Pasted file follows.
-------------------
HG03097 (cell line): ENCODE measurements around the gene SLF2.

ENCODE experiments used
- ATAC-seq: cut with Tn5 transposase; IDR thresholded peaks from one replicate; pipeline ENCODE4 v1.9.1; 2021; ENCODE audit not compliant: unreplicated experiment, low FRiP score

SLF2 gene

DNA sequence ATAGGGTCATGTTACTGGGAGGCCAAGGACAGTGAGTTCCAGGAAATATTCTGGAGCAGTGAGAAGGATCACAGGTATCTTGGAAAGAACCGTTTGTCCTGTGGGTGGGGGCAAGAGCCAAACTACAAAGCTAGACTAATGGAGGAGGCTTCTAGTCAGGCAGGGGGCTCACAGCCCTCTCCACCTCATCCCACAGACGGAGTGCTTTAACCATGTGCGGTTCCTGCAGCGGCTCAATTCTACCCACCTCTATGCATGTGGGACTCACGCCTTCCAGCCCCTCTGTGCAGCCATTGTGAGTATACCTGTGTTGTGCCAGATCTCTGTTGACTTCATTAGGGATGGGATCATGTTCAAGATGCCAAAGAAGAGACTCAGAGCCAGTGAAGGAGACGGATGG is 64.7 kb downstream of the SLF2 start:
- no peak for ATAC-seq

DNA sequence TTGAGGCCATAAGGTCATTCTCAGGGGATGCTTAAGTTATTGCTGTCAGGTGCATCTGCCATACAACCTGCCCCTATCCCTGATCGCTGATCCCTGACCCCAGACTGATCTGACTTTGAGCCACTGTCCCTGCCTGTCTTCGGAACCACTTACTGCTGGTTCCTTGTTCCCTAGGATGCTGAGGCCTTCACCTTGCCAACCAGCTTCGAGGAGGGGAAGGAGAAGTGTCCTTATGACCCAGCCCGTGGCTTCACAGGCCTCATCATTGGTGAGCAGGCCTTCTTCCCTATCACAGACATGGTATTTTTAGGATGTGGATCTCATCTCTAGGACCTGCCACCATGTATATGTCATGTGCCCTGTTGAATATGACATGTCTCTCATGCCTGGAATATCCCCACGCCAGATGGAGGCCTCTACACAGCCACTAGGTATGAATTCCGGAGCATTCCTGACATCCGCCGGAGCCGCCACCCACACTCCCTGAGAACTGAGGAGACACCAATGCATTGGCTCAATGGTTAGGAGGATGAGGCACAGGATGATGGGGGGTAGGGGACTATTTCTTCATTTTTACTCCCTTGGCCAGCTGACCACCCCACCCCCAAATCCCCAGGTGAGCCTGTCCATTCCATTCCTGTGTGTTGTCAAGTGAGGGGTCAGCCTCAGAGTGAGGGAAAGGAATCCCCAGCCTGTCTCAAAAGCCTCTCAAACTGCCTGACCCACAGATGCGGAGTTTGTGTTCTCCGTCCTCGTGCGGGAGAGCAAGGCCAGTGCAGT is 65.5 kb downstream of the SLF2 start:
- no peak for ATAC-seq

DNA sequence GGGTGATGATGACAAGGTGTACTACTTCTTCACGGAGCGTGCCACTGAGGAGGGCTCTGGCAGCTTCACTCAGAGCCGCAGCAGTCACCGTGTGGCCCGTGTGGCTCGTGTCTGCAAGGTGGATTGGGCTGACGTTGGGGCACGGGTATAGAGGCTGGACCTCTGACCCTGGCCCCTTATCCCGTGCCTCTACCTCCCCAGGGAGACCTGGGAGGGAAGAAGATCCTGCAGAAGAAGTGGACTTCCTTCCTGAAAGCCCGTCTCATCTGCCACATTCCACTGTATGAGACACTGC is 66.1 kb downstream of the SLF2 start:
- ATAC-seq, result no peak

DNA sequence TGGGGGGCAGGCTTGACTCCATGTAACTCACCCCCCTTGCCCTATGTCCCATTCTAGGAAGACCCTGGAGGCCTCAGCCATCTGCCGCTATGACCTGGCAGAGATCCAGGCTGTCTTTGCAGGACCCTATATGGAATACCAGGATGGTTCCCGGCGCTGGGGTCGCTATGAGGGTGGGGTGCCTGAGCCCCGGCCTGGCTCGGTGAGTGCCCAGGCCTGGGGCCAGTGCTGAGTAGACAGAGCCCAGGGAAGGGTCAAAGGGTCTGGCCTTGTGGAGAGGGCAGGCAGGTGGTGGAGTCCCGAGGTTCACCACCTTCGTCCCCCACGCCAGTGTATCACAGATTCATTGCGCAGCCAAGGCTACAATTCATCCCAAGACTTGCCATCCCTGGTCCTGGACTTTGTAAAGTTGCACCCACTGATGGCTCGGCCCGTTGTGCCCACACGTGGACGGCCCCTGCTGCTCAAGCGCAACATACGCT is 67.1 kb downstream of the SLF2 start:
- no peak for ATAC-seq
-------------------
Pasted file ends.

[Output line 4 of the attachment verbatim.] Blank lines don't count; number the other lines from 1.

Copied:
SLF2 gene